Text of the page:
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Federal Incursions and State Defiance: Punitive Damages in the Wake of Philip Morris v. Williams

31 Pages Posted: 26 Mar 2010 Last revised: 27 May 2010

Catherine M. Sharkey

New York University School of Law

Date Written: March 22, 2010

Abstract

For more than a decade, the United States Supreme Court has intervened in state courts to police outlier punitive damages jury awards. As an interloper in the domain of state common law, the Court walks a fine line. The Court has been forthright about its resolve to restrain what it deems to be grossly excessive punitive damages jury awards, invoking its constitutional authority under the Due Process Clause of the Fourteenth Amendment. At the same time, the Court treads gingerly to avoid trampling upon the legitimate state interests inherent in the award by juries, and subsequent appellate review by state courts, of punitive damages. The resultant partial “federalization” of punitive damages produces an inherently unstable equilibrium, with the Court’s federal excessiveness review superimposed on state substantive and procedural law of punitive damages. Fault lines have emerged in the federal-state punitive damages tectonics.

The tale of Philip Morris v. Williams is a hiccup in the unfolding story of increasing federalization of the law of punitive damages. It highlights some underappreciated inherent limitations, given our federal system, on federal court authority and power in the state law realm of punitive damages. It provides an example alternately of courage or of woeful defiance on the part of a state court that stood up to the U.S. Supreme Court. But, most significantly, it lays bare - and, more provocatively, may unleash - the untapped potential on the part of state courts and legislatures to stake out the metes and bounds of the legitimate state interests in punitive damages.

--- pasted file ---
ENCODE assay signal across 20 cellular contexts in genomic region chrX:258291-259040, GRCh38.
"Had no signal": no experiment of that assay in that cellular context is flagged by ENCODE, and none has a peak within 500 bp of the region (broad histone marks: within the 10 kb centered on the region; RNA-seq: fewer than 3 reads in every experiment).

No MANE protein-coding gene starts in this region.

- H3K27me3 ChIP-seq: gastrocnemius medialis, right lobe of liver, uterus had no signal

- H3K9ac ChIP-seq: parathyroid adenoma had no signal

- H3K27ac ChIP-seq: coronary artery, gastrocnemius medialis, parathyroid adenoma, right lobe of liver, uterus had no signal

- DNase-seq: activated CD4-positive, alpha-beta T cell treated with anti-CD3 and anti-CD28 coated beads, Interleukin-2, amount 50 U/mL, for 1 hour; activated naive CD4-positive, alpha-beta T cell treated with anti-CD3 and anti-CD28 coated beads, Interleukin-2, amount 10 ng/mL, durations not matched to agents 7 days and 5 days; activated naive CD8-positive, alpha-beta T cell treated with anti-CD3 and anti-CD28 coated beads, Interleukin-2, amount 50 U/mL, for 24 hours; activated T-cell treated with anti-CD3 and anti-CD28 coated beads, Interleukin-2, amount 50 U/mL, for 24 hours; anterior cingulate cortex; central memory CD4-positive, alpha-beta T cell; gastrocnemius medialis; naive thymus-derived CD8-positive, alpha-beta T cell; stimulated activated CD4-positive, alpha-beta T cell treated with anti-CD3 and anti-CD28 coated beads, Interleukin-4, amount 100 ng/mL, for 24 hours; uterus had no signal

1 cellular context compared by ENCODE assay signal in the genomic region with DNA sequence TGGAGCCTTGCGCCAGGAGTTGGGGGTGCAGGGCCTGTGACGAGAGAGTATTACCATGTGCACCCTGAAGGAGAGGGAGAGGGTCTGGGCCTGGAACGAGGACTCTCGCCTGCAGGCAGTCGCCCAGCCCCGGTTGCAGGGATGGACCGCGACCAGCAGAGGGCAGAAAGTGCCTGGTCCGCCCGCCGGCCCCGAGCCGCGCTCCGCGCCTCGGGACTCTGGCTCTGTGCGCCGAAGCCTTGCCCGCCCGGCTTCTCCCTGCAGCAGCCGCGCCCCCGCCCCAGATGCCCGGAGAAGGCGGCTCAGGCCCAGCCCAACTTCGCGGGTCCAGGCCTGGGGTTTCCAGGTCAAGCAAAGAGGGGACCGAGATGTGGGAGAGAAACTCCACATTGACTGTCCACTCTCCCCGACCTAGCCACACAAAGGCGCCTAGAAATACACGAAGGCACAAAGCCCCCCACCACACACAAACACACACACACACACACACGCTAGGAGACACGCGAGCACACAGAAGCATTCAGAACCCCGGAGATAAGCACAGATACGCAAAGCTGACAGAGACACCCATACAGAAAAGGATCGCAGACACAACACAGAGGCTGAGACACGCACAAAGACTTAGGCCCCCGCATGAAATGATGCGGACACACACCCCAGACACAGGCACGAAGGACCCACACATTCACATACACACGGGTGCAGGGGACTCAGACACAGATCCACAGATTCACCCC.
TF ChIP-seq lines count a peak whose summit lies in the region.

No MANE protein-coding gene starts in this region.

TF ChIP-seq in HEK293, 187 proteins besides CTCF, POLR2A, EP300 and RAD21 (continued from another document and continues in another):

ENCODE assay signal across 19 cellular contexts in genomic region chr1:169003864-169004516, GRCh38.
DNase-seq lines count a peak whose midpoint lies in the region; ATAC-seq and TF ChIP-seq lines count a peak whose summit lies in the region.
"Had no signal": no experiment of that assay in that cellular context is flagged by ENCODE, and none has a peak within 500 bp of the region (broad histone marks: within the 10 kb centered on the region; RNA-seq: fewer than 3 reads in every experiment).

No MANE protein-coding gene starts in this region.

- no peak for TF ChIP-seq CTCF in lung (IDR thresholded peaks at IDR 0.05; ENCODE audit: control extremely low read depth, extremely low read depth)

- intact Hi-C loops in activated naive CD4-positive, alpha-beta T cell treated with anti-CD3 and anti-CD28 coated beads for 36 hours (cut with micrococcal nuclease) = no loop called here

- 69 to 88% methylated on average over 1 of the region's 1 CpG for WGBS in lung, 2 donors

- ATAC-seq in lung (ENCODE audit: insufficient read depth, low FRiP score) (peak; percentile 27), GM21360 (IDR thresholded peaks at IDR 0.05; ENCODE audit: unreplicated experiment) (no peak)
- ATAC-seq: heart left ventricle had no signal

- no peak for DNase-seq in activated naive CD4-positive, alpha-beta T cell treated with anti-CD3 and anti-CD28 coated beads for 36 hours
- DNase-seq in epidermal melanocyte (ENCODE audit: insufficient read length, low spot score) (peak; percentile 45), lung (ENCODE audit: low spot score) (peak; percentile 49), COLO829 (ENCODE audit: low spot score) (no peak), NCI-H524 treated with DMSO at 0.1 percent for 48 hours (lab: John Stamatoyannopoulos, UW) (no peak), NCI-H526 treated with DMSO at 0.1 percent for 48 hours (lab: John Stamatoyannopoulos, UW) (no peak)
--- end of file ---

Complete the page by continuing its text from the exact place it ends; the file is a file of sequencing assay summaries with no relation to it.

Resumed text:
To date, states have not pressed non-retributive punishment rationales for punitive damages. But if a state were to articulate a societal compensatory or deterrence purpose in enacting a statutory multiplier for certain torts, or a split-recovery scheme (or a combination of both), the Court would be hard-pressed to strike down these legislative enactments as unconstitutional. Should Williams awaken the sleeping state giants, that would be an ironic twist of fate for a Court that has downplayed the federalism interests at stake in its unfolding punitive damages jurisprudence.

Keywords: punitive damages, Philip Morris v. Williams, statutory damages, split-recovery, federalism

JEL Classification: K13, K41

Suggested Citation

Sharkey, Catherine M., Federal Incursions and State Defiance: Punitive Damages in the Wake of Philip Morris v. Williams (March 22, 2010). Willamette Law Review, Vol. 46, No. 3, 2010; NYU Law and Economics Research Paper No. 10-11; NYU School of Law, Public Law Research Paper No. 10-21. Available at SSRN: https://ssrn.com/abstract=1576758

Catherine M. Sharkey (Contact Author)

New York University School of Law ( email )

40 Washington Square South
New York, NY 10012-1099
United States
212-998-6729 (Phone)

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